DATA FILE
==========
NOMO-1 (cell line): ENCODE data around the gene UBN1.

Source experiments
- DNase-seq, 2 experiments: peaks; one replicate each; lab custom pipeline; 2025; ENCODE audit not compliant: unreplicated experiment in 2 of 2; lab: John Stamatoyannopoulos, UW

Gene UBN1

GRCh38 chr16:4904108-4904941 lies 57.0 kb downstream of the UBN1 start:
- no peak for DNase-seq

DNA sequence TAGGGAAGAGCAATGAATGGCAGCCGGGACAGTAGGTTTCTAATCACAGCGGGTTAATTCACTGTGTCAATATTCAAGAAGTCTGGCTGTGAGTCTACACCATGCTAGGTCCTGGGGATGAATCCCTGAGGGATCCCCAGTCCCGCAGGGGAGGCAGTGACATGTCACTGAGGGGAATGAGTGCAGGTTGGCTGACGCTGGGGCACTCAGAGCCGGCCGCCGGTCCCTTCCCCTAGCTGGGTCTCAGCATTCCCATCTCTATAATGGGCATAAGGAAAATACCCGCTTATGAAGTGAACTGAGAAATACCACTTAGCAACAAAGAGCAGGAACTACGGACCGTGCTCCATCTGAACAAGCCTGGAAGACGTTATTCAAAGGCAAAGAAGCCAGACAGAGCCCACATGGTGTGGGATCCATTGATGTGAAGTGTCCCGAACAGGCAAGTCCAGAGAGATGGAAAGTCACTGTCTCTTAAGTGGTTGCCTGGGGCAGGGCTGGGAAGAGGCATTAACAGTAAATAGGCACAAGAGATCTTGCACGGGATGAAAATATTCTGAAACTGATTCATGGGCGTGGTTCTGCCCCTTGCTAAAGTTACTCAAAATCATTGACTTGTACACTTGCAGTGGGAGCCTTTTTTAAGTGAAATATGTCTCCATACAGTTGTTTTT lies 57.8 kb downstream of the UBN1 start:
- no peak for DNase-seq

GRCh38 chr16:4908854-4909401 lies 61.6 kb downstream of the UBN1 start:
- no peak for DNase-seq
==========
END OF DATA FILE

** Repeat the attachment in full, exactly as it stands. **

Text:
NOMO-1 (cell line): ENCODE data around the gene UBN1.

Source experiments
- DNase-seq, 2 experiments: peaks; one replicate each; lab custom pipeline; 2025; ENCODE audit not compliant: unreplicated experiment in 2 of 2; lab: John Stamatoyannopoulos, UW

Gene UBN1

GRCh38 chr16:4904108-4904941 lies 57.0 kb downstream of the UBN1 start:
- no peak for DNase-seq

DNA sequence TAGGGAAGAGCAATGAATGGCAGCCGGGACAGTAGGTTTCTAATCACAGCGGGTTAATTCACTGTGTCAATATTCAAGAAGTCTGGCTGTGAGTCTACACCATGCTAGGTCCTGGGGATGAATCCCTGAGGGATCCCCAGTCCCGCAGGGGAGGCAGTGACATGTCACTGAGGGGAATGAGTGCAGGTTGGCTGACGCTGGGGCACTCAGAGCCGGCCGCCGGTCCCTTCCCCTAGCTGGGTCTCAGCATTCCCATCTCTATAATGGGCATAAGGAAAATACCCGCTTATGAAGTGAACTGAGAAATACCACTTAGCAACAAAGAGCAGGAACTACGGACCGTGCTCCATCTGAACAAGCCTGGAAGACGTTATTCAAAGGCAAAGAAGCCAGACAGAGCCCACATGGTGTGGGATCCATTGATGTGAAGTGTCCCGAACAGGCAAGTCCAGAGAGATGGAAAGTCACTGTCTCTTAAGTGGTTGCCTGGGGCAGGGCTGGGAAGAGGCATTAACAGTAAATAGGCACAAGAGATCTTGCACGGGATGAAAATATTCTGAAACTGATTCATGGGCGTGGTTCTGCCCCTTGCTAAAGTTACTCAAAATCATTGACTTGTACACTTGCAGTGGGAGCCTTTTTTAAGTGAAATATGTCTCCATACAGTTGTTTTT lies 57.8 kb downstream of the UBN1 start:
- no peak for DNase-seq

GRCh38 chr16:4908854-4909401 lies 61.6 kb downstream of the UBN1 start:
- no peak for DNase-seq